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FROM MY OWN APARTMENT, AUGUST 19. I have heard, it has been advised by a diocesan to his inferior clergy, that, instead of broaching opinions of their own, and uttering doctrines which may lead themselves and hearers into errors, they would read some of the most celebrated sermons, printed by others for the instruction of their congregations. In imitation of such preachers at second-hand, I shall transcribe from Bruyere one of the most elegant pieces of raillery and satire which I have ever read. He describes the French as if speaking of a people not yet discovered, in the air and style of a traveller.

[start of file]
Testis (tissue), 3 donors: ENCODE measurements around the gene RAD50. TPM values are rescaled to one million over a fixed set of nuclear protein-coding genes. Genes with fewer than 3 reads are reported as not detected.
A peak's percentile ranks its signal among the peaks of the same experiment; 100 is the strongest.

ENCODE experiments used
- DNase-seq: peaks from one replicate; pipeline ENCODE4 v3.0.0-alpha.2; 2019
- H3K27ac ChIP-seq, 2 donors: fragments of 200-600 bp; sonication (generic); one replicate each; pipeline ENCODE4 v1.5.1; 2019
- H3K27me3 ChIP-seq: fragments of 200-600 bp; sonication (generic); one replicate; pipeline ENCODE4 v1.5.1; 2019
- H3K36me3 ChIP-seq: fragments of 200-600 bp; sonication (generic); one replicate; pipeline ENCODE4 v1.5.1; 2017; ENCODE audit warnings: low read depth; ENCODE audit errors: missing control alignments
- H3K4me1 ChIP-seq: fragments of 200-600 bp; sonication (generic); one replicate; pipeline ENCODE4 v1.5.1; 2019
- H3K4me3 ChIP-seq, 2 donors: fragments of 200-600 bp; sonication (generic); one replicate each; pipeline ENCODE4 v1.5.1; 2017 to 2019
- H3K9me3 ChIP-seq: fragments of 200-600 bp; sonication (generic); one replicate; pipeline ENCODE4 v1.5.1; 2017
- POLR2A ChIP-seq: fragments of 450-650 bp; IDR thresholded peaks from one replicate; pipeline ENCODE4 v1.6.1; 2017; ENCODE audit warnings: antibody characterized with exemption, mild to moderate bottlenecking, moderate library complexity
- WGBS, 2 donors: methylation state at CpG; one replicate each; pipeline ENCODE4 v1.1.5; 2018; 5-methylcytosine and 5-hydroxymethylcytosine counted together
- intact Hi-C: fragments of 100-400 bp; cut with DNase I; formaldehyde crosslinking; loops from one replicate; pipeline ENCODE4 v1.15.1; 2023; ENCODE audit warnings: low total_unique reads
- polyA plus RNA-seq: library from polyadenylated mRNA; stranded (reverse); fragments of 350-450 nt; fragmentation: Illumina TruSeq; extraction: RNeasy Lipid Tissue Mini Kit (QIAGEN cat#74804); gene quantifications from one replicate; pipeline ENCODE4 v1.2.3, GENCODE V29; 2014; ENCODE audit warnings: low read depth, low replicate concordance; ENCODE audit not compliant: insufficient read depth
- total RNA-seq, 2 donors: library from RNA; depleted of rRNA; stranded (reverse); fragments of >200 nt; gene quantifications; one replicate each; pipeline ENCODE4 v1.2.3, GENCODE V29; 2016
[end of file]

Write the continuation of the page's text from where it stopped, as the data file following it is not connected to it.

• I have heard talk of a country, where the old men are gallant, polite, and civil ; the young men, on the contrary, stubborn, wild, without either manners or civility. They are free from passion for women at the age when in other countries they begin to feel it, and prefer beasts, victuals, and ridiculous amours before them. Amongst these people, he is sober who is never drunk with any thing but wine;